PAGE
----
COVID-19 restrictions that are likely to lead to the recurrence of rare hepatitis in children: study

Researchers have found that a virus that is not normally known to cause illness, coupled with the blockade’s weakening of the child’s immune system, may have led to the development of hepatitis.

Researchers in the United Kingdom believe they have identified the causes of acute liver damage affecting infants around the world.

Sudden onset hepatitis

Two new studiesAlthough not yet peer-reviewed, it was published under the leadership of the University of Glasgow and the Great Ormond Street Hospital for London (GOSH). The UK Health Security Agency (UKHSA) also worked with them.

It is believed that more than 1,000 children (mostly under the age of 5) were affected in 35 countries.

In the UK, most of the 268 children with sudden onset hepatitis are under the age of 5, and nearly 40% of children taken to hospital require intensive care. Twelve children in the United Kingdom needed a liver transplant due to rapid liver deterioration.

This study found that the outbreak was associated with the common adeno-associated virus 2, AAV2. The virus is usually not known to cause illness and is often associated with adenovirus infection, but scientists now know that it is associated with the development of acute hepatitis in a small number of infants. increase.

AAV2 was present at high levels in all but one sample of patients with unexplained hepatitis, so researchers found that AAV2 and adenovirus, or rarely herpesvirus HHV6 (also found in the sample), 2 I believe in co-infection with two viruses. From some patients) — May provide the best explanation for the development of severe liver disease in affected children.

But researchers said it’s still unclear why this is happening now.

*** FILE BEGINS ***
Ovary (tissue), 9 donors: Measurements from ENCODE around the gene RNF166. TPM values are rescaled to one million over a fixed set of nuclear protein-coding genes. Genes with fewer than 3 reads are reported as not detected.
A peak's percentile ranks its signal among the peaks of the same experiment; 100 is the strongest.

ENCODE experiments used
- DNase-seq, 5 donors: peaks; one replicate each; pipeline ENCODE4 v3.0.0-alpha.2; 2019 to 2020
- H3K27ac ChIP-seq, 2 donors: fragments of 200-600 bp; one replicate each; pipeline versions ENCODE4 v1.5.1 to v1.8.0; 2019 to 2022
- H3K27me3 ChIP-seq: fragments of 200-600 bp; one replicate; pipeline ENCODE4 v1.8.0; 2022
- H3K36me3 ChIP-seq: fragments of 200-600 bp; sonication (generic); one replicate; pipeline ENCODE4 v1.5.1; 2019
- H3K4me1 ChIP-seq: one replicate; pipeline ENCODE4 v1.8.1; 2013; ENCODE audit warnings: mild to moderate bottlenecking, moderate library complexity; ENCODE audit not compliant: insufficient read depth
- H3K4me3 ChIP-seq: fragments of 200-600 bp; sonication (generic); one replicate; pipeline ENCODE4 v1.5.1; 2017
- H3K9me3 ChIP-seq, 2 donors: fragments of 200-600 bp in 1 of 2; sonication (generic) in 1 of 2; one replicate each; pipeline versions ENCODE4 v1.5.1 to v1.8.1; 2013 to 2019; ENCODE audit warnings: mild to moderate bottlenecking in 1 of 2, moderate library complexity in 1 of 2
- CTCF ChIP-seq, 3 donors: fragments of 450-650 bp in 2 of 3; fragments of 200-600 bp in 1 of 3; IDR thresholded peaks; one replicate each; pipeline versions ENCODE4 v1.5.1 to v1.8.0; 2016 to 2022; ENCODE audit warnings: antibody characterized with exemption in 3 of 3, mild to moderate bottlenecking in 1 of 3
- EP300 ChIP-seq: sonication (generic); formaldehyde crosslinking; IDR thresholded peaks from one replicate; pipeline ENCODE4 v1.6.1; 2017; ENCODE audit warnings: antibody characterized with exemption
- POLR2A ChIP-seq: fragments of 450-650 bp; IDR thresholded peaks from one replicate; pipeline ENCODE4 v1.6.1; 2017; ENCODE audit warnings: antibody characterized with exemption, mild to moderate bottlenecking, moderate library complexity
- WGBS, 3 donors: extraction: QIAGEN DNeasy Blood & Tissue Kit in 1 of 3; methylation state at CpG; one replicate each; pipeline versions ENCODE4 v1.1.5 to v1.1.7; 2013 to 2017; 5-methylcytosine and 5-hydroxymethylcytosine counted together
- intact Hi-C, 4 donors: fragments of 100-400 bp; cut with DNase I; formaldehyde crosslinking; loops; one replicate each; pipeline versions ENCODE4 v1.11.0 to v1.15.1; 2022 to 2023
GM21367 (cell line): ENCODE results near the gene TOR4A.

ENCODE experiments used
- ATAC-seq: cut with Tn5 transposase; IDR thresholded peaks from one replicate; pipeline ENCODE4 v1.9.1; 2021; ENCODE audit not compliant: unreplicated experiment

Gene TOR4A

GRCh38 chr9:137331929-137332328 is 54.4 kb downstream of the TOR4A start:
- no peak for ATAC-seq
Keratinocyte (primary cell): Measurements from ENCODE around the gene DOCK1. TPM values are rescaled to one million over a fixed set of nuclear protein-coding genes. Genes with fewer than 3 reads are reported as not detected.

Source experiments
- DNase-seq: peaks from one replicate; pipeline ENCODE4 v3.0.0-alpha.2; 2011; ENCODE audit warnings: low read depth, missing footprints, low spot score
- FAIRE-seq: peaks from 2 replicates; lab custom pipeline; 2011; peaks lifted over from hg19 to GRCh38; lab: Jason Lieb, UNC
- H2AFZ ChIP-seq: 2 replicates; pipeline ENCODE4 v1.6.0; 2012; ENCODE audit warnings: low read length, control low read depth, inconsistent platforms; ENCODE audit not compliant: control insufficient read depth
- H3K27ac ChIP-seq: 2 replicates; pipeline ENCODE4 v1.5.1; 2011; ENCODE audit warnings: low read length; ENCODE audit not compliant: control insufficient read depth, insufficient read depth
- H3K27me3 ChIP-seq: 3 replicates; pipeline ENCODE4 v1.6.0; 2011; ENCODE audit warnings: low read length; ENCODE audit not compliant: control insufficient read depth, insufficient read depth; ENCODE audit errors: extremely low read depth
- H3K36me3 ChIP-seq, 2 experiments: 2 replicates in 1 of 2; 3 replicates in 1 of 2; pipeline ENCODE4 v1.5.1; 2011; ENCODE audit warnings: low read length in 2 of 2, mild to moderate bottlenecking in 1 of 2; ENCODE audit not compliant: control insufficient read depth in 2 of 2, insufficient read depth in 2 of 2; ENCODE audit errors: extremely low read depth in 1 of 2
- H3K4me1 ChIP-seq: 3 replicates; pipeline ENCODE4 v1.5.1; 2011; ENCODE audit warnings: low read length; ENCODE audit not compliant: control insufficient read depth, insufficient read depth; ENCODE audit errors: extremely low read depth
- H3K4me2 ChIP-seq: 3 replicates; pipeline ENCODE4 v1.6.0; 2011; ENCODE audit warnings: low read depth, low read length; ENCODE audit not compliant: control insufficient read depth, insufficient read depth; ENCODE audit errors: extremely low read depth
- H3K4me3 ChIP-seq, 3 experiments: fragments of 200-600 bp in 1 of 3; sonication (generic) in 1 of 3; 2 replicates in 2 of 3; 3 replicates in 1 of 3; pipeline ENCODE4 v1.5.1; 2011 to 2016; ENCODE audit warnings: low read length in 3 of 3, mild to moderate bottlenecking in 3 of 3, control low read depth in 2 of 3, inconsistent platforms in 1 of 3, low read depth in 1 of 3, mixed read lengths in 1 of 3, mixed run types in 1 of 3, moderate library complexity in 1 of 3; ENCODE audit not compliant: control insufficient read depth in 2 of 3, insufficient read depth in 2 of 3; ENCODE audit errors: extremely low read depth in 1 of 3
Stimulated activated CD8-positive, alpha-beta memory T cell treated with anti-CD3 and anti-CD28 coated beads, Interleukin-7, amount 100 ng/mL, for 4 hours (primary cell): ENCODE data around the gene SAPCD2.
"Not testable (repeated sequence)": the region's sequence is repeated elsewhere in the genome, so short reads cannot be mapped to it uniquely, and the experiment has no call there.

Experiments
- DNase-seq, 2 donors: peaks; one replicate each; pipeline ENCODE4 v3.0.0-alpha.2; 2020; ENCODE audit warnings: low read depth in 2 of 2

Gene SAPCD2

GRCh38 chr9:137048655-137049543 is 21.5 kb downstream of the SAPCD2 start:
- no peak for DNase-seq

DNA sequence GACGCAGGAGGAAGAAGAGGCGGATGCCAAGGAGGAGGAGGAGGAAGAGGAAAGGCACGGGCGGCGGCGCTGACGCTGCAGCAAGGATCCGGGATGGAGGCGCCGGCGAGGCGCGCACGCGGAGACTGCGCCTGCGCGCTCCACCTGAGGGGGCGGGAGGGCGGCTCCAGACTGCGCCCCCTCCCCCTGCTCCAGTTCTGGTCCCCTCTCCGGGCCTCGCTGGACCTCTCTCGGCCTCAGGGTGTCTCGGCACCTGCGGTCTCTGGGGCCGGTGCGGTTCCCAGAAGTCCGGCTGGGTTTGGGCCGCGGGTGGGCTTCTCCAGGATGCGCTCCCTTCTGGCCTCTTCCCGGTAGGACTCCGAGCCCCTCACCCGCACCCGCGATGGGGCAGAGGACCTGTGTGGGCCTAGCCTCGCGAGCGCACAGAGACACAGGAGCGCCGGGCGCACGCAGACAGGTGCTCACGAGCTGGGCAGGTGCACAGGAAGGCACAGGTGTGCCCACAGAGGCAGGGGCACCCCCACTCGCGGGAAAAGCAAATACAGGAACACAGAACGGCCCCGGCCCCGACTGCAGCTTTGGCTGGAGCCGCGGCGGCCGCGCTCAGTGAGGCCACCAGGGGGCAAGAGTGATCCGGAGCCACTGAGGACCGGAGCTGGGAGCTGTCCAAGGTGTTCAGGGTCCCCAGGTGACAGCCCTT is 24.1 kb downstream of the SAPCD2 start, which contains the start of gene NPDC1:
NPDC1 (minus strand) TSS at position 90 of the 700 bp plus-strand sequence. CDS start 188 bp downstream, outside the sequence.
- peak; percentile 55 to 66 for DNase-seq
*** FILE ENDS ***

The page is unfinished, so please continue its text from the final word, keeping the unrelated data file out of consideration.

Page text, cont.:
Both teams emphasized that a peak of adenovirus infection in the general population after the blockade may have led to this through weakened immunity of children to certain viruses and altered patterns of viral circulation.

Both studies were able to rule out the possibility of recent or previous COVID-19 infection as a direct cause of hepatitis cases.

Dr. Clare Craig, a diagnostic pathologist at HART, an organization established in April to share concerns about policies and guidance recommendations related to the COVID-19 pandemic, said such cases could result in blockades. Said there was. The natural course of viral infection.

At the time, she said: “What we did in the blockade was that it greatly confused the way we interacted with each other and, as a result, interfered with the microorganisms and the way they spread to each other.”

“Since the beginning of 2021, Hart has expressed concern about the blockade leading to weakened immunity and reduced susceptibility to infectious diseases,” Craig told The Epoch Times.


Professor Emma Thomson, senior author of Scottish research and an infectious disease expert, said:

“We also need to understand more about the seasonal circulation of AAV2, a virus that is not regularly monitored. The peak of adenovirus infection coincides with the peak of AAV2 exposure, and abnormal hepatitis in susceptible infants. It may be causing the symptoms, “Thomson said.

PA Media contributed to this report.